Just a Pinch of Salt Can Make Your Coffee Smoother, Denser, and Less Bitter
If you think about it, for most people, coffee is an acquired taste. Mainly because coffee without embellishment is generally bitter. So how do we deal with that?
People deal with that in two ways. Either they pump up their brew with sweeteners and creamers—or they learn to love the bitterness, becoming a ‘black coffee’ person. Studies have shown that people who learn to love bitter, black coffee associate that bitterness with coffee’s stimulating effects. But there are some people who just love the taste of bitter.
Our palates have been conditioned to respond to bitter tastes. Consuming bitter food and beverages can have a cleansing effect in the body, but bitterness is also associated with certain toxins. There's more: Bitter-tasting food and drink are widely used symbolically, such as the role of horseradish at the Passover seder, or the Chinese concept of “eating bitter” as a metaphor for resilience.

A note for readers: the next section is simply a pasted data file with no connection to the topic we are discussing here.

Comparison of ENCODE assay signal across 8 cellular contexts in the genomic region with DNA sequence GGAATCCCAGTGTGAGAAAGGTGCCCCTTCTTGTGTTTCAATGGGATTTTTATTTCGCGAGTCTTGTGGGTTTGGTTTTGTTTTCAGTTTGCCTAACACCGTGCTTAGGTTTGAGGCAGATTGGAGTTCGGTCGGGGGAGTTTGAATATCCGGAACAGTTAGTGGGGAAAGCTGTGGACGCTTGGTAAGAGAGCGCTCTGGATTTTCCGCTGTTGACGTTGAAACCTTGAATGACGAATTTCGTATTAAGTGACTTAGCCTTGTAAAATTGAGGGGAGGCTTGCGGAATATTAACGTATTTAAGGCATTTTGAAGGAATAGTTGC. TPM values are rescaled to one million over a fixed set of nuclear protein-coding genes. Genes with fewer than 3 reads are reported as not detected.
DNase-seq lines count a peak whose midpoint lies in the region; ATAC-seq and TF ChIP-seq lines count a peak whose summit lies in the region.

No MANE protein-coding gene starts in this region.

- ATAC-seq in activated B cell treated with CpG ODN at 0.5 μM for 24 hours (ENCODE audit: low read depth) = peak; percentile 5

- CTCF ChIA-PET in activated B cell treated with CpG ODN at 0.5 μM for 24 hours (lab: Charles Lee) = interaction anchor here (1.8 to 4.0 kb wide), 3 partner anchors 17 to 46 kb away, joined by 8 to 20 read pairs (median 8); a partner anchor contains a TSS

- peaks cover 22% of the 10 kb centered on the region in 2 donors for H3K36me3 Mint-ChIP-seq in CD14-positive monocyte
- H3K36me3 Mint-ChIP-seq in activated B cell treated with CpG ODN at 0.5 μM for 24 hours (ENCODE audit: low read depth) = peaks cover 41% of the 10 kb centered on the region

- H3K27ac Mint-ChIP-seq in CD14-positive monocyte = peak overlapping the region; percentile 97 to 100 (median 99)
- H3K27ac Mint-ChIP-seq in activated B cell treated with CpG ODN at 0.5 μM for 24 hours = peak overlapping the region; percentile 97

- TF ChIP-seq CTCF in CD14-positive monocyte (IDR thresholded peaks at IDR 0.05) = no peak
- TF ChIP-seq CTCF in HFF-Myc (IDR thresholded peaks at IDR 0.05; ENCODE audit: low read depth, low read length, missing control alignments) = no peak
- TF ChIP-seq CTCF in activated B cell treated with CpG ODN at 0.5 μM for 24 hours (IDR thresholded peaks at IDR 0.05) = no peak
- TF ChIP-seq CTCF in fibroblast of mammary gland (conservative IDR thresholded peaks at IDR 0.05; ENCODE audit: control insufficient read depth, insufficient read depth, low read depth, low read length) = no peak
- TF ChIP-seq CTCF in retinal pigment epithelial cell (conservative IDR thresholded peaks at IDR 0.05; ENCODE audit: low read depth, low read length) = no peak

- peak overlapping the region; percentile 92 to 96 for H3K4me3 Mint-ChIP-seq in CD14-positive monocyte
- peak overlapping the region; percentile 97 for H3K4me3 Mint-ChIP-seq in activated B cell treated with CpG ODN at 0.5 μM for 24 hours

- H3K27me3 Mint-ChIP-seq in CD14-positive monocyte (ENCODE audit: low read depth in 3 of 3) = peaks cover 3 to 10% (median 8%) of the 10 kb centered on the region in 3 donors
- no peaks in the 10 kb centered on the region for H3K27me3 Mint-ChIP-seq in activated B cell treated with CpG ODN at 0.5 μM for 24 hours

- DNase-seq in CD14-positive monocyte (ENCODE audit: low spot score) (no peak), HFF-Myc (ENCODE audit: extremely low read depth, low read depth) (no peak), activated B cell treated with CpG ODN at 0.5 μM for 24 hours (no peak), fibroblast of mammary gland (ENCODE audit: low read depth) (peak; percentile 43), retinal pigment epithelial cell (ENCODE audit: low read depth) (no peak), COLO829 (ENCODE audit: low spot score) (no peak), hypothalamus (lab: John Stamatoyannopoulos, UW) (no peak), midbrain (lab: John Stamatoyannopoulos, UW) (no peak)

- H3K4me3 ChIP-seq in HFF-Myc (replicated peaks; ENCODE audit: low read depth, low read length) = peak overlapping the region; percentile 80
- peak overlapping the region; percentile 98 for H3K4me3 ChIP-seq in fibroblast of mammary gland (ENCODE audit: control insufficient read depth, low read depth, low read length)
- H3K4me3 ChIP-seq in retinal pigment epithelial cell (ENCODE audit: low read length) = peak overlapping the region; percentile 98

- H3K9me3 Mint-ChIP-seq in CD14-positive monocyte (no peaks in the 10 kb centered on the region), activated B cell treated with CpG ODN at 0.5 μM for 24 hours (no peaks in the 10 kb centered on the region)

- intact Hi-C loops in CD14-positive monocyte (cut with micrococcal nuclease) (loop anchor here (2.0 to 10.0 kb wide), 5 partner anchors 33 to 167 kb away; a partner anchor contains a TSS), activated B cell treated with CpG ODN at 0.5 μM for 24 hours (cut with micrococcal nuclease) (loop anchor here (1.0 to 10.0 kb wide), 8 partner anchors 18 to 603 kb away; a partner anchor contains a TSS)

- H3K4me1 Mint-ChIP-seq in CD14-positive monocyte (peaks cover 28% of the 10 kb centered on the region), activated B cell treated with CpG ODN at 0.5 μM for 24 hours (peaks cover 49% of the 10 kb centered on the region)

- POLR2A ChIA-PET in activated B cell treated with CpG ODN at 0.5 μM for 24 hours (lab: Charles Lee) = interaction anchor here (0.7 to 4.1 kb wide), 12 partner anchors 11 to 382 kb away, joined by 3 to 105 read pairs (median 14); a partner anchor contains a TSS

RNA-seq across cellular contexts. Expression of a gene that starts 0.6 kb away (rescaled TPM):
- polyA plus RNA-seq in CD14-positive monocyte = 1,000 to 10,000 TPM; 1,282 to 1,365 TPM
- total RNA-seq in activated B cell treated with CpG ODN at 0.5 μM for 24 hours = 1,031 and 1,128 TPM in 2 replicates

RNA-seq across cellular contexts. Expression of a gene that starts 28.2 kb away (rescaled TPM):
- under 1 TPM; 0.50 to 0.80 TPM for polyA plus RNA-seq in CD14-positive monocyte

I love bitter stuff---coffee, grapefruit, wasabi, tabasco sauce... But I mainly like bitter stuff in the context of balancing it with one or more of the other four major tastes---sweet, salty, sour, and umami. Along the lines of coffee with a dollop of skim or maybe with an oat milk creamer.
So when I found out that a pinch of salt can help neutralize coffee’s bitterness, I tried it right away---and it worked. Assuming the coffee is not very low quality, a pinch of salt can slightly upgrade the coffee itself. Turns out, whether you are drinking it black or “embellishing” it, adding a pinch of salt makes it a better overall coffee-drinking experience.
The underlying mechanism for this de-bittering effect is that salt decreases caffeine’s solubility. It also activates salt receptors on the tongue and the sodium ions help prevent your taste buds from registering bitterness. Salty tastes at any concentration are known to suppress bitter tastes in general. That’s why beer and chips make so much sense. Another interesting fact: Salt can make stale water fresher.
ALSO: Salt in coffee has been a thing for a long time in places like Turkey, Hungary, and Scandinavia.
It gets even better. Salt not only smooths out the taste of coffee, it also makes it thicker and denser (yum). Salt amps up coffee’s flavor and makes it even healthier by rendering it less acidic, as well as by decreasing the need for sugar.
Salt in coffee really does work, but remember, just a pinch will do. Nothing tastes better on a spring morning than a smooth cup of non-bitter brew. Drink up and enjoy!